The Yüzüncü Yıl University (YYU) Van Cat Research and Practice Center, located in the eastern Turkish city of Van, has introduced a monitoring system to track endangered Van cats.
The "Van Cat Watch System" allows researchers to closely follow the felines throughout Turkey by inserting an information chip beneath their skin.
Researchers can then obtain information about a specific cat's pedigree through a special computer reading system.
General Manager of the Van Cat Research and Practice Center, Professor Abdullah Kaya, explained that the center was established in 1992 in order to ensure that the pure pedigree of the cats would be maintained through the generations.
Kaya told Anadolu Agency that the aim of the chip system is to be able to track information about the cats and their offspring throughout their lifetimes.
"The system that enables us to do this is a chip system," he said, "in this way, we can also access information about the mother, father, brother, etc. These are matters of serious consideration for our research center when it comes to following Van cats."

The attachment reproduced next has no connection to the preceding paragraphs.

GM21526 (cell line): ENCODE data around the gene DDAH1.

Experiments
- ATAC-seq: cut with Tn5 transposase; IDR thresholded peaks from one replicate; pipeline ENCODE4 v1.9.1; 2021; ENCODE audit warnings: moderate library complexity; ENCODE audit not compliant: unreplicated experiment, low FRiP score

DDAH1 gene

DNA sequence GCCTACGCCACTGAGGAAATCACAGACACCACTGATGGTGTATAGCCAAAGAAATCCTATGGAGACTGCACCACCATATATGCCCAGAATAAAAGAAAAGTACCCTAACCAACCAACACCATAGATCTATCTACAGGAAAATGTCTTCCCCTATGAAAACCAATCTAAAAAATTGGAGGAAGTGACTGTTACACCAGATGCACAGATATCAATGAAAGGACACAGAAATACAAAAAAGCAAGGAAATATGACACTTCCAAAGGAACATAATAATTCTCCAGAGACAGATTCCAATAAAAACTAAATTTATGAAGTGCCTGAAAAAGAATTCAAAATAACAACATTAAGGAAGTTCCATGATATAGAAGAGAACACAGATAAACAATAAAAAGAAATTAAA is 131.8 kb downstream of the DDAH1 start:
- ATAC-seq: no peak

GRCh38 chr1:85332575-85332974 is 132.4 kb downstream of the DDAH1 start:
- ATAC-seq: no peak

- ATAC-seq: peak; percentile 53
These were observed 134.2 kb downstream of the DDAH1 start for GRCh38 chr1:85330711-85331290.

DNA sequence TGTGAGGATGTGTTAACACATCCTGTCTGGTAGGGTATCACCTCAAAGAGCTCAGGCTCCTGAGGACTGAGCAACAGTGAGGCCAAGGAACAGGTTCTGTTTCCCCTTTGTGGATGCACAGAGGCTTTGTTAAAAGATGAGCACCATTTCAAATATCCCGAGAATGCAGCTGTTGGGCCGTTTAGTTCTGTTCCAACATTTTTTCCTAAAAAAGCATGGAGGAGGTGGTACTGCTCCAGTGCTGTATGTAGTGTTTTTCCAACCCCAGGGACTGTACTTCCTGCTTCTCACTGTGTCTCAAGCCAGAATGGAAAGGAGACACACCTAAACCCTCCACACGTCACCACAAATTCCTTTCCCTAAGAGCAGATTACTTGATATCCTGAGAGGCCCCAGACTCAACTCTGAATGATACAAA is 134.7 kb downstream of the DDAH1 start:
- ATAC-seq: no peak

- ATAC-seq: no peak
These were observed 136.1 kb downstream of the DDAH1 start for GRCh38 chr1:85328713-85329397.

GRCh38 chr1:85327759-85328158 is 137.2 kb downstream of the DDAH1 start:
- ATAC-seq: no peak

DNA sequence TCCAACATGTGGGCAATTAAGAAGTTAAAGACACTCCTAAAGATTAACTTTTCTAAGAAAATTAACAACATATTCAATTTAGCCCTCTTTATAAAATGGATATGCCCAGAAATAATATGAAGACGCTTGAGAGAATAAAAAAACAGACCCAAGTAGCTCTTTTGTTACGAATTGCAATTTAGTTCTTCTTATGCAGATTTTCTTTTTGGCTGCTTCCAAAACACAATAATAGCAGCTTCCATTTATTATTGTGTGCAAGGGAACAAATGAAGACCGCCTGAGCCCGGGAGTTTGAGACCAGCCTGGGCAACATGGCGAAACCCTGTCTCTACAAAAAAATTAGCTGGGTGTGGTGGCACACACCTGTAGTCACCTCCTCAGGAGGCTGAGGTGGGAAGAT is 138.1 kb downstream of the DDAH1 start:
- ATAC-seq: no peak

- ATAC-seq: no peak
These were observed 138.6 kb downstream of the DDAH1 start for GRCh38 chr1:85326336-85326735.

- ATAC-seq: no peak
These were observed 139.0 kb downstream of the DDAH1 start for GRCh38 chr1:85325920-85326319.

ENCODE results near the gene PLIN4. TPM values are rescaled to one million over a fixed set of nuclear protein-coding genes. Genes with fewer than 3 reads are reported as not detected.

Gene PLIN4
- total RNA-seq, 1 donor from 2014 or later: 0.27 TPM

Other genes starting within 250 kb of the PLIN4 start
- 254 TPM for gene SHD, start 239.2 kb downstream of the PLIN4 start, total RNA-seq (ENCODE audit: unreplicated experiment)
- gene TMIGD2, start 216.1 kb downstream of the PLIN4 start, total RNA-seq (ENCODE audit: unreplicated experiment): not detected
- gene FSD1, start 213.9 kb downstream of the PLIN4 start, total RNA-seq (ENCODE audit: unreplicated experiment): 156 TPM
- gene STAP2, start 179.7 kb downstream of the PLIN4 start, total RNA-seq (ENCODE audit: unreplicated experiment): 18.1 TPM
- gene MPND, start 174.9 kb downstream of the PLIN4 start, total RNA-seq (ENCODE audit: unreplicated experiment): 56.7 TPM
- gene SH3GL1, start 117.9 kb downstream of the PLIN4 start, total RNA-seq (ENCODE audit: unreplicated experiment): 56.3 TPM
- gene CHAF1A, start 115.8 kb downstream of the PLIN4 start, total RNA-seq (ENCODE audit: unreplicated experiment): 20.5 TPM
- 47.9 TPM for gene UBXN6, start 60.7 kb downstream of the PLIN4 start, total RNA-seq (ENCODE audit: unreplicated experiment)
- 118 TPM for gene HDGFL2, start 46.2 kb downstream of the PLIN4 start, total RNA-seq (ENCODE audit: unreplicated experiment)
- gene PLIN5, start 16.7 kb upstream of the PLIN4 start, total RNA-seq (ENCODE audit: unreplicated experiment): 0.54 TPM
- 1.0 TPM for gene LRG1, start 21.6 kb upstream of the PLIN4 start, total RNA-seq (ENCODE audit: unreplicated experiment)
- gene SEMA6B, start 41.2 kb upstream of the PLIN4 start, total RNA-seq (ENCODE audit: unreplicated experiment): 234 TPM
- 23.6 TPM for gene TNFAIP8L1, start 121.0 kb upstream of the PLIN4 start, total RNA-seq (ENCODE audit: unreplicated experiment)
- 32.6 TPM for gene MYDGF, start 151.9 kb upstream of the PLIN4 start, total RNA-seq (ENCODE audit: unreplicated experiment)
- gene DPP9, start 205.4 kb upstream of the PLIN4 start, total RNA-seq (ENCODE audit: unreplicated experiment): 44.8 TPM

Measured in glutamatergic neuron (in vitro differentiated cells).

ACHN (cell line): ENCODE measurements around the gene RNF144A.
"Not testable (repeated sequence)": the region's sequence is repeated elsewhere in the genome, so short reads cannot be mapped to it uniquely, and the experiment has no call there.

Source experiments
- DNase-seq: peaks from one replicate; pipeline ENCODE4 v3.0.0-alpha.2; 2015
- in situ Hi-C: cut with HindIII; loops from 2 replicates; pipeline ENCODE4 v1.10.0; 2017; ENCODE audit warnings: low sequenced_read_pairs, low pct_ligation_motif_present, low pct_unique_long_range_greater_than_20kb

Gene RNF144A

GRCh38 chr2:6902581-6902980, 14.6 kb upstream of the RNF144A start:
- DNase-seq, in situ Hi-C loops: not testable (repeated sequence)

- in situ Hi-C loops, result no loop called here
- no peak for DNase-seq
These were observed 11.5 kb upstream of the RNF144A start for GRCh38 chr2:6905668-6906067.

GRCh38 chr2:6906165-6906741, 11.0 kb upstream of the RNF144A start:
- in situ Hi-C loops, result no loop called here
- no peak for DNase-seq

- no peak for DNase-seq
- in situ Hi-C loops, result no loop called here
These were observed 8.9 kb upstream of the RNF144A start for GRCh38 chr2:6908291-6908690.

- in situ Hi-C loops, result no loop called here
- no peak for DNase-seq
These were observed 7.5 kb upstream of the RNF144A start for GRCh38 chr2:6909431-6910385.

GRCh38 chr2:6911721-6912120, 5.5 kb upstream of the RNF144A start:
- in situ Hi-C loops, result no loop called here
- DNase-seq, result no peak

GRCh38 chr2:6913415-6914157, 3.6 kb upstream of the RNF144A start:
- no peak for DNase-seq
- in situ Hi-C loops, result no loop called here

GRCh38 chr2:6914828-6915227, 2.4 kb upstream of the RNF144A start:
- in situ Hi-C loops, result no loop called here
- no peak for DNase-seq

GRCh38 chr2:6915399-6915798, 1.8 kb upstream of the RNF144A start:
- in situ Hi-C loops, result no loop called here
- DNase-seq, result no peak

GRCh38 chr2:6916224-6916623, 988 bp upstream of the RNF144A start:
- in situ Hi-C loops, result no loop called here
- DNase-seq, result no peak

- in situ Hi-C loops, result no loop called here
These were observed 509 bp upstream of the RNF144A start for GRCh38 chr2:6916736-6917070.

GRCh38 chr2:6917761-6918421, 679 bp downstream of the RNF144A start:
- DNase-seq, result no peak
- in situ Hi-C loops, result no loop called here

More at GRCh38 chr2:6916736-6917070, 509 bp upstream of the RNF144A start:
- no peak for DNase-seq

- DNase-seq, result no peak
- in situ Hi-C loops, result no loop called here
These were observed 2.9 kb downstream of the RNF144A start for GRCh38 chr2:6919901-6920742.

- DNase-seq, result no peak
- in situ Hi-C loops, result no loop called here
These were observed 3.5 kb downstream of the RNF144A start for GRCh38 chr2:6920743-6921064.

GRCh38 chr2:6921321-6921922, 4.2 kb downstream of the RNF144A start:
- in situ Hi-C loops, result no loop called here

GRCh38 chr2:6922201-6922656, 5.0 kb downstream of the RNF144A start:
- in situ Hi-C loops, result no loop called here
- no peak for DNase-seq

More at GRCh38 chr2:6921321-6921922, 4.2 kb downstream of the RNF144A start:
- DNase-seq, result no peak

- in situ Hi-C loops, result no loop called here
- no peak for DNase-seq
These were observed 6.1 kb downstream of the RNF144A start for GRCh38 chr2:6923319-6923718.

So far, 120 chips have been administered to the felines.
Expressing that the goal is to increase the number of pure Van cats, Kaya said, "We are not just trying to increase the number of Van cats. Our Van cats have features that make them registered as a national species. We are trying to increase the number of cats that have these features."
Kaya said that the center hopes to one day put a Van cat in every household in the city.
"We will continue to work until we have reached this goal. Van cats are creatures that have come to us from previous generations, we must know their value and be sure to transfer them on to future generations," he added.
Van cats are famous for their soft white coats and blue or amber almond shaped eyes—many cats have one of each. The felines come from the Lake Van region in eastern Turkey and are also known for their love of water and affinity for swimming.